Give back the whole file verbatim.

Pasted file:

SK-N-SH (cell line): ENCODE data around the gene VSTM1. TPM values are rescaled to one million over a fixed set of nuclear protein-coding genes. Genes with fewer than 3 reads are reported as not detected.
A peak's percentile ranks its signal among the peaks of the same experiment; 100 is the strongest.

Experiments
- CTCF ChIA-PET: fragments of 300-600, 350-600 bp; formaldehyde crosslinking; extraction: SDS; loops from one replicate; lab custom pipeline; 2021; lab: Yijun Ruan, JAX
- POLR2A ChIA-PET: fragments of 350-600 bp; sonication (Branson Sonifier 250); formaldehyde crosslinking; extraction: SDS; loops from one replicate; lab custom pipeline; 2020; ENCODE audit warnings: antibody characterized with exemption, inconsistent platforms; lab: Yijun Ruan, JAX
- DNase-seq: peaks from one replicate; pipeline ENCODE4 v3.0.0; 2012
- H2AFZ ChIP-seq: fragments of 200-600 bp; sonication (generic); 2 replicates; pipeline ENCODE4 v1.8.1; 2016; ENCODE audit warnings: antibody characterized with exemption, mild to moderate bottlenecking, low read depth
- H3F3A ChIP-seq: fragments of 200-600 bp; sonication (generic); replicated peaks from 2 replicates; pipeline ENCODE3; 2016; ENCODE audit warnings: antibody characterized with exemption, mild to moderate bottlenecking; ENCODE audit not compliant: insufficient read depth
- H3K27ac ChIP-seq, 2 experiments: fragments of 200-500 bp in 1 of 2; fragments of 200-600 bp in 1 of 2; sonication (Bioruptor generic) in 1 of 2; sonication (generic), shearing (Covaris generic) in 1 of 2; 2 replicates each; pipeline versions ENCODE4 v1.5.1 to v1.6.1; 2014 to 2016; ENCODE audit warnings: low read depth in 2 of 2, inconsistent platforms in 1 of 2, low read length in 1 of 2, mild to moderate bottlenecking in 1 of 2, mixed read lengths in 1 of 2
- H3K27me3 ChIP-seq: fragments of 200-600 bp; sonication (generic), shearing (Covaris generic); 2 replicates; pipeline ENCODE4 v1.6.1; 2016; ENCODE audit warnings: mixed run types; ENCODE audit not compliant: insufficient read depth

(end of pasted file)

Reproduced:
SK-N-SH (cell line): ENCODE data around the gene VSTM1. TPM values are rescaled to one million over a fixed set of nuclear protein-coding genes. Genes with fewer than 3 reads are reported as not detected.
A peak's percentile ranks its signal among the peaks of the same experiment; 100 is the strongest.

Experiments
- CTCF ChIA-PET: fragments of 300-600, 350-600 bp; formaldehyde crosslinking; extraction: SDS; loops from one replicate; lab custom pipeline; 2021; lab: Yijun Ruan, JAX
- POLR2A ChIA-PET: fragments of 350-600 bp; sonication (Branson Sonifier 250); formaldehyde crosslinking; extraction: SDS; loops from one replicate; lab custom pipeline; 2020; ENCODE audit warnings: antibody characterized with exemption, inconsistent platforms; lab: Yijun Ruan, JAX
- DNase-seq: peaks from one replicate; pipeline ENCODE4 v3.0.0; 2012
- H2AFZ ChIP-seq: fragments of 200-600 bp; sonication (generic); 2 replicates; pipeline ENCODE4 v1.8.1; 2016; ENCODE audit warnings: antibody characterized with exemption, mild to moderate bottlenecking, low read depth
- H3F3A ChIP-seq: fragments of 200-600 bp; sonication (generic); replicated peaks from 2 replicates; pipeline ENCODE3; 2016; ENCODE audit warnings: antibody characterized with exemption, mild to moderate bottlenecking; ENCODE audit not compliant: insufficient read depth
- H3K27ac ChIP-seq, 2 experiments: fragments of 200-500 bp in 1 of 2; fragments of 200-600 bp in 1 of 2; sonication (Bioruptor generic) in 1 of 2; sonication (generic), shearing (Covaris generic) in 1 of 2; 2 replicates each; pipeline versions ENCODE4 v1.5.1 to v1.6.1; 2014 to 2016; ENCODE audit warnings: low read depth in 2 of 2, inconsistent platforms in 1 of 2, low read length in 1 of 2, mild to moderate bottlenecking in 1 of 2, mixed read lengths in 1 of 2
- H3K27me3 ChIP-seq: fragments of 200-600 bp; sonication (generic), shearing (Covaris generic); 2 replicates; pipeline ENCODE4 v1.6.1; 2016; ENCODE audit warnings: mixed run types; ENCODE audit not compliant: insufficient read depth